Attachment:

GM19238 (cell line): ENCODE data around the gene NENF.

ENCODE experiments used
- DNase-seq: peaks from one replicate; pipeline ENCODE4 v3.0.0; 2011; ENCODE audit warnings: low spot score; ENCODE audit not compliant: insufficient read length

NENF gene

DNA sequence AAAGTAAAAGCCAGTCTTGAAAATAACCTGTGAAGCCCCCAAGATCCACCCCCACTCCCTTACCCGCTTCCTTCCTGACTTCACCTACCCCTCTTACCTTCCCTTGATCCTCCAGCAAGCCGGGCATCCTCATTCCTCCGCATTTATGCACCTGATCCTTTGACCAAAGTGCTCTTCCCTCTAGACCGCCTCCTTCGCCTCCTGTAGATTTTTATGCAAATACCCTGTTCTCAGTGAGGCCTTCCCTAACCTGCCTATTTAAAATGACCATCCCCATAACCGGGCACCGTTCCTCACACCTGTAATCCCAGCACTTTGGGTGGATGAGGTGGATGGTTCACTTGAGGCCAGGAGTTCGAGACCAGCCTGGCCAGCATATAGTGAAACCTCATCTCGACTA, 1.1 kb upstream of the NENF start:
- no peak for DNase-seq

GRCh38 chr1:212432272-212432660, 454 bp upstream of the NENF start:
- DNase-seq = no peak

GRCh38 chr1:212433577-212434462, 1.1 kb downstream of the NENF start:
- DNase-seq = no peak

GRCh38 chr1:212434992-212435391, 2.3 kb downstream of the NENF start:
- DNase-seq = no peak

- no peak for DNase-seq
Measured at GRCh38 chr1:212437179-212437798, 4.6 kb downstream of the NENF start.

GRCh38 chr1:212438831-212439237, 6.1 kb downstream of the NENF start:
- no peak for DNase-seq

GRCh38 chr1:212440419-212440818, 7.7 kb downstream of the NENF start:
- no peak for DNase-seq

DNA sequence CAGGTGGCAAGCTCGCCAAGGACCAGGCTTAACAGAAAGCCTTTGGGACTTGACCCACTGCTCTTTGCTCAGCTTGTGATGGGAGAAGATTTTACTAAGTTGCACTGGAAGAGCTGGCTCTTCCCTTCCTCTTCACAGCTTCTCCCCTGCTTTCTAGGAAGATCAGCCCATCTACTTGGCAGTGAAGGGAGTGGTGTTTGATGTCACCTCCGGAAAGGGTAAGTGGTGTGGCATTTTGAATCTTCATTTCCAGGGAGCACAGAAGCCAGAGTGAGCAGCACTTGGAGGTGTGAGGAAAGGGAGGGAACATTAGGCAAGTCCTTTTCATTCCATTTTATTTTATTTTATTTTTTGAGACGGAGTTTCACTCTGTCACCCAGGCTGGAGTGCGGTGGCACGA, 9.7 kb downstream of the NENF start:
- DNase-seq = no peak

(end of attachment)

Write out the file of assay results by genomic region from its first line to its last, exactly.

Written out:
GM19238 (cell line): ENCODE data around the gene NENF.

ENCODE experiments used
- DNase-seq: peaks from one replicate; pipeline ENCODE4 v3.0.0; 2011; ENCODE audit warnings: low spot score; ENCODE audit not compliant: insufficient read length

NENF gene

DNA sequence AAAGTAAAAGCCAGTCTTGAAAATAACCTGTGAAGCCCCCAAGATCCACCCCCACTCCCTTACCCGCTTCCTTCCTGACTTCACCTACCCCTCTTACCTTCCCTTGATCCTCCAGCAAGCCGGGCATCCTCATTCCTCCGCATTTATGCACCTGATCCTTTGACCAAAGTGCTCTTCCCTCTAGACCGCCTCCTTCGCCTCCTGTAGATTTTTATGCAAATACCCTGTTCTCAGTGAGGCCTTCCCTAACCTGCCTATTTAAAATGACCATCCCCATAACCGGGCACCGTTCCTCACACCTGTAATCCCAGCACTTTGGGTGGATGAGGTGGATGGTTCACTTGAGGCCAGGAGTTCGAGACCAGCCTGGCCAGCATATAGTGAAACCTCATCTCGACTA, 1.1 kb upstream of the NENF start:
- no peak for DNase-seq

GRCh38 chr1:212432272-212432660, 454 bp upstream of the NENF start:
- DNase-seq = no peak

GRCh38 chr1:212433577-212434462, 1.1 kb downstream of the NENF start:
- DNase-seq = no peak

GRCh38 chr1:212434992-212435391, 2.3 kb downstream of the NENF start:
- DNase-seq = no peak

- no peak for DNase-seq
Measured at GRCh38 chr1:212437179-212437798, 4.6 kb downstream of the NENF start.

GRCh38 chr1:212438831-212439237, 6.1 kb downstream of the NENF start:
- no peak for DNase-seq

GRCh38 chr1:212440419-212440818, 7.7 kb downstream of the NENF start:
- no peak for DNase-seq

DNA sequence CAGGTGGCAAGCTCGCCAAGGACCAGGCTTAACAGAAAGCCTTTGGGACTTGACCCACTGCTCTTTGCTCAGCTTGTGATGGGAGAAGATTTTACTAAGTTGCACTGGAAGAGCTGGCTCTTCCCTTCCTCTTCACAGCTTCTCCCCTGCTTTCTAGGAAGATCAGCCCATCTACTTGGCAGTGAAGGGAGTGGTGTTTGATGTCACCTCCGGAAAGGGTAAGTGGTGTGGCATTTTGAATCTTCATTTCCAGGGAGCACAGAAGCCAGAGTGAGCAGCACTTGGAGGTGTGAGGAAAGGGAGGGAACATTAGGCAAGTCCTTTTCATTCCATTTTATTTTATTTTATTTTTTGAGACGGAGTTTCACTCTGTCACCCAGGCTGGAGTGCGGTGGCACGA, 9.7 kb downstream of the NENF start:
- DNase-seq = no peak